Tonawanda News

June 25, 2013

CRITTER COMPANIONS: Dealing with colonies of feral cats

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The Tonawanda News

Tonawanda News — Feral versus domestic. Cats versus birds. Indoors versus outdoors. These strong adversaries have been fighting for a long time. 

Other strong opponents include those in favor of trap-neuter-vaccinate-return programs and those who believe in eliminating feral cat populations. Having friends on both sides, I knew I had to approach this subject delicately.

The problem is that there are cats outdoors.

One side of the equation says that outdoor cats kill millions of native wildlife a year and carry disease. They do not belong in the United States or many other parts of the world because they most likely originated in northern Africa. The cats you see outside in the United States did not appear here until around the late 1800s.

The other side sees outdoor cats as more of a free-ranging pet. They provide them with shelter, food and sometimes medical attention. These people believe that the cats can live a happy and healthy life outside, and they are beneficial for acting as vermin control.

The Invasive Species Specialist Group, a specialist group of the Species Survival Commission, published a booklet in three languages titled “100 of the World’s Worst Invasive Alien Species.” Species were chosen by meeting two criteria. They must exemplify biological invasion and have had a serious impact on biological diversity. Cats made the list.

I have seen cats kill wildlife. Sometimes they bring the dead shrew or bird to the back door. Sometimes only feathers remain. Yes, the loss of habitat and human development are the leading causes of declining bird populations. Most scientists believe that invasive animals, including cats, are the second-largest threat.

Cats have been known to wipe out entire bird populations. The effects are easily shown on islands. According to the American Bird Conservancy domestic cats are considered the main reason for the extinction of eight island bird species, including Stephens Island Wren, Chatham Island Fernbird and Auckland Island Merganser. They are also responsible for the removal of 41 bird species from New Zealand islands.

I believe that cats should stay indoors partly so they don’t kill wildlife but also for their own safety. If I think about all the possible diseases (feline distemper, FIV, feline leukemia) or the parasites (fleas, ticks, intestinal worms, ringworms) or the potential threats (cars, dogs, rodent poisons, antifreeze) it just seems safer to keep them indoors. If you are considering that they are not “happy” indoors, reference my many articles on enrichment to keep them entertained.

I can say that cats should stay indoors but it is not going to magically fix the estimated 60-100 million cats that currently live outdoors. Many cats are considered feral, meaning they are not sociable towards humans.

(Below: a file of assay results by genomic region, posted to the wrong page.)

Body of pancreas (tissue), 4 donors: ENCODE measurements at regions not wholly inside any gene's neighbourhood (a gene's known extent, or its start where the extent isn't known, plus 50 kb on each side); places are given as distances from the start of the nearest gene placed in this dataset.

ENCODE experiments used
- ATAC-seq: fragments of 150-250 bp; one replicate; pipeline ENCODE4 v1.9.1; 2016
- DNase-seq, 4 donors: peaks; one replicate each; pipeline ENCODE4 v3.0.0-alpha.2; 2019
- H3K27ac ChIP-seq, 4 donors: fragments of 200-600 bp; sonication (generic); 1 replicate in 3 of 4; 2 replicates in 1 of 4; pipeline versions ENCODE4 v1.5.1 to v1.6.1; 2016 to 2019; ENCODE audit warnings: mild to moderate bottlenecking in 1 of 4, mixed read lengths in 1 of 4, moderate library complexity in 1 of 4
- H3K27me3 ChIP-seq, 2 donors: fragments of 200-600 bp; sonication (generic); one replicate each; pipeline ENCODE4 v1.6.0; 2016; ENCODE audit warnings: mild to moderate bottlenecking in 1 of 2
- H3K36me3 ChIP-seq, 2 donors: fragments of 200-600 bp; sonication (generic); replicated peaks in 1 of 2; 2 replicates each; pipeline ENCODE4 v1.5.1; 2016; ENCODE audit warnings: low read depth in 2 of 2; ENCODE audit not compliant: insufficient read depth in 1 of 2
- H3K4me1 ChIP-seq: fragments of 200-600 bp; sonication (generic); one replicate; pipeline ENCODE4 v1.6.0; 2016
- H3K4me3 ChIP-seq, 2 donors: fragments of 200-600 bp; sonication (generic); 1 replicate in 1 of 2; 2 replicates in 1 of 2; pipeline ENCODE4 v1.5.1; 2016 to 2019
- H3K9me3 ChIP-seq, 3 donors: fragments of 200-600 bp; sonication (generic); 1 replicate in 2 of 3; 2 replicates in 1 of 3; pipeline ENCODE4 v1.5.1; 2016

In March, Community Cats Alive began servicing all of Western New York with a trap-neuter-vaccinate-return program. It was started to develop communities that protect and improve the lives of cats living outdoors.

The group is volunteer based and operates on donations. The group falls under the umbrella of Buffalo Humane. I spoke with Kelley Casale from Buffalo Humane and one of the founders of Community Cats Alive to find out how the trapping process works.

“When we are contacted, we go out and access the situation. We then secure clinic time. Once we have all of the details, we go out and do a ‘blitz,’ which means we trap all cats from the colony at once.” 

She went on to explain, that they do not return the cats from the colony until they are all trapped. 

“We pull any kittens under the age of 12 weeks, socialize them and eventually put them up for adoption,” she said.

In addition to being neutered, the cats receive rabies and distemper vaccinations. Currently they are estimating that they are TNVR’ing between 50-100 cats per month.

“People are not educated properly on TNVR and don’t understand it. If we can educate properly and show the effects of a well-run TNVR program, I truly believe much of the controversy would end,” she said.

If you see a feral cat, Casale urges you to contact an organization that can help with TNVR. If you are currently feeding a colony of wild cats she adds, “They need to get the entire colony TNVR, to stabilize the colony, making it a healthy, manageable colony.”

Community Cats Alive believes their TNVR program is extremely beneficial to the cats, and can humanely and ethically reduce the population of unwanted cats. Their upcoming goals include going to each municipality and educating them on the benefits of TNVR.

TNVR may be a small fix for a large problem, but at least it is a start.

For more information you can visit their website at www.communitycatsalive.org or their Facebook page.

Kenny Coogan has a B.S. in animal behavior. Please email your questions to birdbehaviorconsultant@yahoo.com, or search for “Critter Companions by Kenny Coogan” on Facebook.